Ford Performance Motorsports Global Director Mark Rushbrook has insisted the company's F1 partnership with Red Bull is a "true partnership" and not a 'bag of money' project.
The American manufacturer has joined forces with the 2022 Constructors' champion to work on Powertrain development ahead of the new-for-2026 power unit regulations.
Speaking exclusively to RacingNews365.com, Rushbrook has explained Ford's approach to entering F1 and how it aligns with its concurrent motorsport strategy.
"If you look at how we compete in every other racing series, Ford does not own a team," said Rushbrook.
"We decide what series we want to participate in, where we can get the innovation tech transfer, where we can compete and win or tell a compelling story about our company, our people and our products to the fanbase that we choose to.
"So when we go to NASCAR, we partner with Penske and Stewart-Haas and RFK. When we go to Australian Supercars, we've got a fantastic line-up of teams there - that's just our approach.
"That's what's worked for us to be able to efficiently participate in motorsports and be part of the fabric in those different series.
"For Formula 1, our approach was no different. When you look at how a lot of manufacturers participate in Formula 1, several of them own their team outright and are 100 percent developing their own power unit.
"But there is a lot of spend that comes with that, to be honest, and do you get full return or value for all of that spend? Not necessarily."
From the very first discussion with Red Bull, it was very clear that they could be a great partner.
The right way to come in
Ford has a chequered history in F1, from partnering with Cosworth to produce the most successful engine the sport has seen to struggling to make its mark when owning the uncompetitive Jaguar outfit, which was sold to Red Bull ahead of the 2005 campaign.
Further explaining its entry model, Rushbrook added: "We looked at our history - what was successful for us? Cosworth was certainly the success.
"When we owned our own Formula 1 team, we weren't very successful with it. Red Bull took what was our team and turned it into something very successful over these years.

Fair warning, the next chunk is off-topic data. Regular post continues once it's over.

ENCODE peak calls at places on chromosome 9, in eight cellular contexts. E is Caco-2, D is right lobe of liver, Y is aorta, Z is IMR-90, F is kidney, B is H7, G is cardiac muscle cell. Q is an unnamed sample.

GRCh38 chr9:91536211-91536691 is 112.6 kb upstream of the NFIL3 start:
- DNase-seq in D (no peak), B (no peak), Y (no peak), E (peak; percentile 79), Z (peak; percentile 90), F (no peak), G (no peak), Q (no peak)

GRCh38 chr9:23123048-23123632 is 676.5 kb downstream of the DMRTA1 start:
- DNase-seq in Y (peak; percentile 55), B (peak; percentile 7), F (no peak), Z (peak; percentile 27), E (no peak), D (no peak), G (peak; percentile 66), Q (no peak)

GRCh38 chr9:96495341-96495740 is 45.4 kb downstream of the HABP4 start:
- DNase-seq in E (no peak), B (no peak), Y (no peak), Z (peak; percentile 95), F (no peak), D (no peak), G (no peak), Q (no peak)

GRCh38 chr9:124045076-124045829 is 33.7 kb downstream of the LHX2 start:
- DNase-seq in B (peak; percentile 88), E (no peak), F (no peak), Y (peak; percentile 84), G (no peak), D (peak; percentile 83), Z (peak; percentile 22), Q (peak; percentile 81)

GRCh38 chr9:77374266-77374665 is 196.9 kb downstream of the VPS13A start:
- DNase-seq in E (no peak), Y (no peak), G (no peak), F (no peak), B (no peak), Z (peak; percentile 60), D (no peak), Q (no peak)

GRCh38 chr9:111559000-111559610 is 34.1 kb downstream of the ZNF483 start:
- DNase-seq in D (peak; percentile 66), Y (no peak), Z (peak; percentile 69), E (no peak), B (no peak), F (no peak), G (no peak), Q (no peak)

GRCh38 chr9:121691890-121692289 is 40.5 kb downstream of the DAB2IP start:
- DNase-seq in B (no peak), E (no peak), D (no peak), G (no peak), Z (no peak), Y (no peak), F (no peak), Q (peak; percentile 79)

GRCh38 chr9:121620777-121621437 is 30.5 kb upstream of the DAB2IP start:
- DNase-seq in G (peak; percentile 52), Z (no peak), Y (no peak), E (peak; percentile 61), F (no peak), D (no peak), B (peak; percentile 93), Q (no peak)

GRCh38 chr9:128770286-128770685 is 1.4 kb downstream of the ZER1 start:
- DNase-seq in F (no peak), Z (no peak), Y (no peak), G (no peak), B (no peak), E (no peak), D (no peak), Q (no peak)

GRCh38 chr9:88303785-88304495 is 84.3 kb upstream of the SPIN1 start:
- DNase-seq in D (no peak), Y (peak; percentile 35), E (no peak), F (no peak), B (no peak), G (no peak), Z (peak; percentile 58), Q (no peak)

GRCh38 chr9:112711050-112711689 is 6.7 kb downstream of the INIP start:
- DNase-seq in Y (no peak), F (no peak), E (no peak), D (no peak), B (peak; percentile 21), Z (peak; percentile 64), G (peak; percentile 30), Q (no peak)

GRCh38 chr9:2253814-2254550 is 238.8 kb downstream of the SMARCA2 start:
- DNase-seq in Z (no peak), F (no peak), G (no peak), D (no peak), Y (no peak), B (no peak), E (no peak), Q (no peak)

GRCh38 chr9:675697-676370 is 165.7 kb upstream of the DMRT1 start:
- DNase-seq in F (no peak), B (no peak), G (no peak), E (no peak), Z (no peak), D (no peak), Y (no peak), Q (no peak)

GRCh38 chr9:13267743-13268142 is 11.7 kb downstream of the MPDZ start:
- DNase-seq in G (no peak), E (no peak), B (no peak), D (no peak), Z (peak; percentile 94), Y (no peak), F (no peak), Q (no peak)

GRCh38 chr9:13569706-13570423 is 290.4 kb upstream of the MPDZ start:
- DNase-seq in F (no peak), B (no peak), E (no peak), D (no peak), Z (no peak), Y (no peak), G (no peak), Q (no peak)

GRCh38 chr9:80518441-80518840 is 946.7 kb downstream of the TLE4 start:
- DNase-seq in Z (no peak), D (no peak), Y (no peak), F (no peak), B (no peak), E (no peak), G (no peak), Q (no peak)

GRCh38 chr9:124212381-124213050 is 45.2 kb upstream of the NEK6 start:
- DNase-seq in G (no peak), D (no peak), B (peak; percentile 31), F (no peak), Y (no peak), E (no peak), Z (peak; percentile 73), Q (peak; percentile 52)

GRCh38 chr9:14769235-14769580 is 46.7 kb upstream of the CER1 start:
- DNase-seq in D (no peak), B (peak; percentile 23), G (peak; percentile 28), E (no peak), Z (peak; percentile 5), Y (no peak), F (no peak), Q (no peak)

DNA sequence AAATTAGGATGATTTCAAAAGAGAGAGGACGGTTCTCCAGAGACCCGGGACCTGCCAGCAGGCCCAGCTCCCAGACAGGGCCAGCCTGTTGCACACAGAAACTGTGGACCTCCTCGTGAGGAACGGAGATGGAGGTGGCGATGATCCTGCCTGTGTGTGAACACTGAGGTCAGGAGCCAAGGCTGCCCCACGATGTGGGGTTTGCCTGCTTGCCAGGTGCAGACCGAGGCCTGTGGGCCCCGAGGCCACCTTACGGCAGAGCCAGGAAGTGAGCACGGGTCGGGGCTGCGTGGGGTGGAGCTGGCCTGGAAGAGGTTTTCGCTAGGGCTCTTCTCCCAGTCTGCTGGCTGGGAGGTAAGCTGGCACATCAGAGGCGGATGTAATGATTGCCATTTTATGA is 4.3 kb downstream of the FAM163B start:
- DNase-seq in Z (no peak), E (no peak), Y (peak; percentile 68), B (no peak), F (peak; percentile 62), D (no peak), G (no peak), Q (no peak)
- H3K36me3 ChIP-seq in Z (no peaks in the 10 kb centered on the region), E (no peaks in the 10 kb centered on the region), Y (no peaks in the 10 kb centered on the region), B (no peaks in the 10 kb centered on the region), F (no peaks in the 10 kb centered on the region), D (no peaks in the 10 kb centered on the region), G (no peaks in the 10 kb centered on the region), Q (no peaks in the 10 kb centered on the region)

"So as we looked at those different options to get into Formula 1 once we know we wanted to do it, we certainly talked to a lot of the existing teams and looked at the different opportunities to come in and partnerships are important for us... to have the right partners, the right people to be successful together.
"Honestly, from the very first discussion with Red Bull, it was very clear that they could be a great partner, they know how to win - and complementary, where they had strengths and where they needed some strengthening to making them even stronger or something that we could do.
"So for us, that's the right way to come in. It's not a 'bag of money and put a sticker on the car', it's a true partnership to the full extent."
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We love competition
When Ford enters the grid in 2026, it will come up against Ferrari, Mercedes, Alpine and Audi as well as the potential for Honda to return having signed up for the new regulations.
Dismissing concerns of an OEM saturation of the F1 grid, Rushbrook insisted: "We love competition, that's why we are in motorsports.
"Across a lot of different series, we see different numbers - as low as two and as high as seven or even in sportscars, we see more than that.
"We are not worried about it, we are here to compete against the best in the world and hopefully to be successful against the best in the world.
"So look forward to a really strong, healthy series and opportunity to compete against all those OEMs."